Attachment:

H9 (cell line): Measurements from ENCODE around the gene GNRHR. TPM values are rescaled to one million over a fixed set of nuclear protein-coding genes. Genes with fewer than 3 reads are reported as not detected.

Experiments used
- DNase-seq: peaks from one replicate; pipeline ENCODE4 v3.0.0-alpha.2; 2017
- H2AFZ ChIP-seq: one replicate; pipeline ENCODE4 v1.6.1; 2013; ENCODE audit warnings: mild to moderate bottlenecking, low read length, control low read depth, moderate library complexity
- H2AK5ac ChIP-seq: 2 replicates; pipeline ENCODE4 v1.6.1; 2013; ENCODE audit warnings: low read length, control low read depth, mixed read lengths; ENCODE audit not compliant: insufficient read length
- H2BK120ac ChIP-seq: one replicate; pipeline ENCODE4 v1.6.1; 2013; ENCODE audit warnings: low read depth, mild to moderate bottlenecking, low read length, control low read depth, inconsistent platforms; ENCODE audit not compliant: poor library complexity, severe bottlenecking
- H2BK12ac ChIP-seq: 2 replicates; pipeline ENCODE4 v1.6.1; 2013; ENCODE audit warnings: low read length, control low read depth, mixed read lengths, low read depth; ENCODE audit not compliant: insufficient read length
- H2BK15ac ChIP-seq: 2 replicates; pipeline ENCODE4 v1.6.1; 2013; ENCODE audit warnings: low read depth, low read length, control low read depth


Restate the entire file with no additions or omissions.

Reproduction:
H9 (cell line): Measurements from ENCODE around the gene GNRHR. TPM values are rescaled to one million over a fixed set of nuclear protein-coding genes. Genes with fewer than 3 reads are reported as not detected.

Experiments used
- DNase-seq: peaks from one replicate; pipeline ENCODE4 v3.0.0-alpha.2; 2017
- H2AFZ ChIP-seq: one replicate; pipeline ENCODE4 v1.6.1; 2013; ENCODE audit warnings: mild to moderate bottlenecking, low read length, control low read depth, moderate library complexity
- H2AK5ac ChIP-seq: 2 replicates; pipeline ENCODE4 v1.6.1; 2013; ENCODE audit warnings: low read length, control low read depth, mixed read lengths; ENCODE audit not compliant: insufficient read length
- H2BK120ac ChIP-seq: one replicate; pipeline ENCODE4 v1.6.1; 2013; ENCODE audit warnings: low read depth, mild to moderate bottlenecking, low read length, control low read depth, inconsistent platforms; ENCODE audit not compliant: poor library complexity, severe bottlenecking
- H2BK12ac ChIP-seq: 2 replicates; pipeline ENCODE4 v1.6.1; 2013; ENCODE audit warnings: low read length, control low read depth, mixed read lengths, low read depth; ENCODE audit not compliant: insufficient read length
- H2BK15ac ChIP-seq: 2 replicates; pipeline ENCODE4 v1.6.1; 2013; ENCODE audit warnings: low read depth, low read length, control low read depth